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The weird thing about John Masefield the Poet Laureate is that, though he was famous throughout his life for his fine verse about the sea, he couldn't be on a ship for more than two hours before he got sick.

The weird thing about John Masefield the Poet Laureate is that, though he was famous throughout his life for his fine verse about the sea, he couldn't be on a ship for more than two hours before he got sick.

Masefield discovered this as a young man when he joined the Royal Navy and had to leave after a year. However, when he took to writing, it was his poems about the sea which appealed to the judges when he won the Nobel Prize for poetry 
in 1930.

These sea poems have a special quality which creates, as you read, a feeling for the waves perceived through the mind's eye. No poet had ever done it as well before. You can get an idea of Masefield's sea magic in words if you take the poem Sea Fever and read it out loud a few times. When it comes to the last two lines of each verse the rhythm jerks into a different beat which can carry you forward with the impetus of a ship taking full sail.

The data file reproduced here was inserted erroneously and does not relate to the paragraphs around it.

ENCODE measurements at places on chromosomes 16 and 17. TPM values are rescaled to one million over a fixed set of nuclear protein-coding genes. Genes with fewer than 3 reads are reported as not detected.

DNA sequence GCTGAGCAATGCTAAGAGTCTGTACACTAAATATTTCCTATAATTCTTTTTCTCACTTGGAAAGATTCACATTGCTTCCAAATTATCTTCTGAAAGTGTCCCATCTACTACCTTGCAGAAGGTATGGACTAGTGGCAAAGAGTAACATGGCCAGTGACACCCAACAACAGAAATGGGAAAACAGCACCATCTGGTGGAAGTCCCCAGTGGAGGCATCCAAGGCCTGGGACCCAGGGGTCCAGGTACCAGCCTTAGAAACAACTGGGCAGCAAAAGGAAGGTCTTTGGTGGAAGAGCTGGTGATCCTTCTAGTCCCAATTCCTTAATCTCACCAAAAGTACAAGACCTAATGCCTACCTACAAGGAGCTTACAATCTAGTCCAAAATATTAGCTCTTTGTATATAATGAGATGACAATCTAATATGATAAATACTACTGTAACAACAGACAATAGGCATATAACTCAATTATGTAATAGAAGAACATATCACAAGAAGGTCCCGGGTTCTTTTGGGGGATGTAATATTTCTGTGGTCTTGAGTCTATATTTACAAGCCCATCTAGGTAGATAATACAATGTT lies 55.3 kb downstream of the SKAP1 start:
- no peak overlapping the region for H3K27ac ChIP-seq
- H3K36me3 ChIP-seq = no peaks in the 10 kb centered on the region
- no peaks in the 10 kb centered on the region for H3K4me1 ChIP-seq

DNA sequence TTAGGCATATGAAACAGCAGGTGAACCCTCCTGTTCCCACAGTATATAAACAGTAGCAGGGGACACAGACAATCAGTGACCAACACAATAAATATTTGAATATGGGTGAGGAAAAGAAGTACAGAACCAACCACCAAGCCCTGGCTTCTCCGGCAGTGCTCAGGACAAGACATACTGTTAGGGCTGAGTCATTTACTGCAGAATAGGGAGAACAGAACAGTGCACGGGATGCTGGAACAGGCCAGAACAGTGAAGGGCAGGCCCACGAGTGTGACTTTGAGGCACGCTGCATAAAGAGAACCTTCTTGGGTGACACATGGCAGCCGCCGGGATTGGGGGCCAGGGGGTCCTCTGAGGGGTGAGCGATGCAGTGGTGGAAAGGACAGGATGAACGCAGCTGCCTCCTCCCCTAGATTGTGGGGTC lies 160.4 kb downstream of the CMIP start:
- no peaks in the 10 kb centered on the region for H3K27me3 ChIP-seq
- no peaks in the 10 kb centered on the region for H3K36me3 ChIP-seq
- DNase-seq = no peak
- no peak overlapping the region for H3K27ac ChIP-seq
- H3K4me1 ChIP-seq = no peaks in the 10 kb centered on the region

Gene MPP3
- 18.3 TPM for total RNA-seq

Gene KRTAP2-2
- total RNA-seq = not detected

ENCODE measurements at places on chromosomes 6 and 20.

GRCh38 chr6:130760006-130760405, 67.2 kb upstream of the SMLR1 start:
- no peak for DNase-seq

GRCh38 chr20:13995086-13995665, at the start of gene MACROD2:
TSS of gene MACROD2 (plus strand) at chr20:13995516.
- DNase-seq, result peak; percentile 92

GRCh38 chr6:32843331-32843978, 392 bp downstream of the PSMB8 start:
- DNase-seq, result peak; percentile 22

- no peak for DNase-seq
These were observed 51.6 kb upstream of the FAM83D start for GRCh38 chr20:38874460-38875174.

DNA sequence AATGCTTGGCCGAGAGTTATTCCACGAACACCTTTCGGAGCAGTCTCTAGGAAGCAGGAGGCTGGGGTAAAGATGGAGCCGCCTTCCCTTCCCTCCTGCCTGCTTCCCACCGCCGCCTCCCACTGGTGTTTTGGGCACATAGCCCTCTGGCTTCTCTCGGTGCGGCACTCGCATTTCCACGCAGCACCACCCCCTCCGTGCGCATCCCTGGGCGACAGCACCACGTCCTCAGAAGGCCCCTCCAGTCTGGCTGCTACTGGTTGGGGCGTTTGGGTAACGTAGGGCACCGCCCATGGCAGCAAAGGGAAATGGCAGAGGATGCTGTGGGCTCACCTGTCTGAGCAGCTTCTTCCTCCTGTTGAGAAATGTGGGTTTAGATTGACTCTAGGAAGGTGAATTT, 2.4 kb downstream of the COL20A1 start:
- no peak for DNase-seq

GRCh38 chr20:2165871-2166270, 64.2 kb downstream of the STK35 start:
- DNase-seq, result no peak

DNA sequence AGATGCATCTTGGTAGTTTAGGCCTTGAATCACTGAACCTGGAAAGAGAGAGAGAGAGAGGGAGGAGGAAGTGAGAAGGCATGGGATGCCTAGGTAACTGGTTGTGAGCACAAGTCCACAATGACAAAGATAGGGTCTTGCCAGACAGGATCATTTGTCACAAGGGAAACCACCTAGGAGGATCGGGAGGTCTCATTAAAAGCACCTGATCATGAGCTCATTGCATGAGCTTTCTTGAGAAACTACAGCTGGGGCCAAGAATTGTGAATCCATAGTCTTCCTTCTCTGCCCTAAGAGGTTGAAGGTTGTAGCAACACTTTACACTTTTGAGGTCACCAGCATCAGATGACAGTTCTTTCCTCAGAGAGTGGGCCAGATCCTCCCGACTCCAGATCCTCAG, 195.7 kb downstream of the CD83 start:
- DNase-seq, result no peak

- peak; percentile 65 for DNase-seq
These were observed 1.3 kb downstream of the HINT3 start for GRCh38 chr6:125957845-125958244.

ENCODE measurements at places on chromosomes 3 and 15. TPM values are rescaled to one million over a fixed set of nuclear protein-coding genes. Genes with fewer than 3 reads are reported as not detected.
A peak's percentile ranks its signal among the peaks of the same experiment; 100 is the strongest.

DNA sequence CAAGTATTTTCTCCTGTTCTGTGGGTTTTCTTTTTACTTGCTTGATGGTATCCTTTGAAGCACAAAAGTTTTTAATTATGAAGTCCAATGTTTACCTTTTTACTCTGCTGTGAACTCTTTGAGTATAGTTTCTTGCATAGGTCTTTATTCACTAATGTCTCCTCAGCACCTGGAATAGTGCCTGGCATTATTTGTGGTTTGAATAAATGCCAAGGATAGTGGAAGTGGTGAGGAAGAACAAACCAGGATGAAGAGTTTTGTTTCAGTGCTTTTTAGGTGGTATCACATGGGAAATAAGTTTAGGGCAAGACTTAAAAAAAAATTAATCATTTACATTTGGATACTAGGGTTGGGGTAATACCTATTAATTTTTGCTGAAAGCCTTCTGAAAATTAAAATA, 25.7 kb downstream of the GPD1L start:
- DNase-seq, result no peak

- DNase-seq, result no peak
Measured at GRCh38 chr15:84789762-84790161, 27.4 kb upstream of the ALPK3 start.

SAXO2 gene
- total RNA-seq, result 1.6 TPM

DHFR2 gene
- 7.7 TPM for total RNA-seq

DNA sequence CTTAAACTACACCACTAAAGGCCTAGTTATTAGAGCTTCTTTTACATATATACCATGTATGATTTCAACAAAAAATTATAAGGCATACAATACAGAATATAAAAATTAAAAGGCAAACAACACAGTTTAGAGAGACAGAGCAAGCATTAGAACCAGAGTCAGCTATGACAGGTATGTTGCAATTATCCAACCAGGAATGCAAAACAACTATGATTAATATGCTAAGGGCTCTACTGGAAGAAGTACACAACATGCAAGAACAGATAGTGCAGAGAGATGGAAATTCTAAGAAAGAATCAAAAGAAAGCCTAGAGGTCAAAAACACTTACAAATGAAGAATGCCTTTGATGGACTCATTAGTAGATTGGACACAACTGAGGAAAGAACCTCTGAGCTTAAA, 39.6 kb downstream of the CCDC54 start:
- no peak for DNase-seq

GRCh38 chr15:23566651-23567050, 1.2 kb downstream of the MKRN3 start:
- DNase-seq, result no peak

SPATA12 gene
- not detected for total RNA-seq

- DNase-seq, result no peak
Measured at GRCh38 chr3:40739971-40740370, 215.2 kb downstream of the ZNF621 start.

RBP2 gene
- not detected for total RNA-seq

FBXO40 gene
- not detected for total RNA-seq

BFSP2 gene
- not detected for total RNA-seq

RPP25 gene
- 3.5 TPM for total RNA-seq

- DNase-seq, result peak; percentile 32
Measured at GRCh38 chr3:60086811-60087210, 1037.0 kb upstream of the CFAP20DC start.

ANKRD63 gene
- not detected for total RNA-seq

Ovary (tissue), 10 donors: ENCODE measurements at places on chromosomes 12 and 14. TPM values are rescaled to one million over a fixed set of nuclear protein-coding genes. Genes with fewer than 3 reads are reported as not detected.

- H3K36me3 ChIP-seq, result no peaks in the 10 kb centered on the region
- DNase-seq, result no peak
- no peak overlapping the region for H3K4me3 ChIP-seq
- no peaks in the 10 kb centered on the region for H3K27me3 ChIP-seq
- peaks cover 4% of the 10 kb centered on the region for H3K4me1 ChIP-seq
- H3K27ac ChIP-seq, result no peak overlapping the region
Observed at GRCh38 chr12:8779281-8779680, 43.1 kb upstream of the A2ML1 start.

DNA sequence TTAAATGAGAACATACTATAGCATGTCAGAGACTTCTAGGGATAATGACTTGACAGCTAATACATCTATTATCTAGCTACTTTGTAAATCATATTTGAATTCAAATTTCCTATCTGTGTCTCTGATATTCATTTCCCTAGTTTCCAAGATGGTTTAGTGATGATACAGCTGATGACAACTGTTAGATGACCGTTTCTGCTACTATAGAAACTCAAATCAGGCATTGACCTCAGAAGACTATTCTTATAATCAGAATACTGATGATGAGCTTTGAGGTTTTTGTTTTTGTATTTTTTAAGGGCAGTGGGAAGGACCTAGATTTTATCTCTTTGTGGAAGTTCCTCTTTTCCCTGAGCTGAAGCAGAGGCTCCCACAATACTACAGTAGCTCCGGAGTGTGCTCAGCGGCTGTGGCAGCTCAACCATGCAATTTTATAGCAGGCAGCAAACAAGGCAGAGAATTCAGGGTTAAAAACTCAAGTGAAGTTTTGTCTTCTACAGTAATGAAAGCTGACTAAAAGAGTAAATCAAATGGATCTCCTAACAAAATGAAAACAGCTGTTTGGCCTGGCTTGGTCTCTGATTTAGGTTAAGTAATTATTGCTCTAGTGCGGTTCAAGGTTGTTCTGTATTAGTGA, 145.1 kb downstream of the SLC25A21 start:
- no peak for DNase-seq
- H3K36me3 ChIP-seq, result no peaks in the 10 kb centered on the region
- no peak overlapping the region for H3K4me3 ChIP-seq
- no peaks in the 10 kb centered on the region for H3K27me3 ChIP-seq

Masefield was a close friend of WB Yeats and his wife, who had the unusual name for a woman, George. As a present for both of them Masefield built a model two-masted square-rigged yacht which he named "The Georgian Willie" and would become a much admired ornament in the Yeats drawing room for many years.


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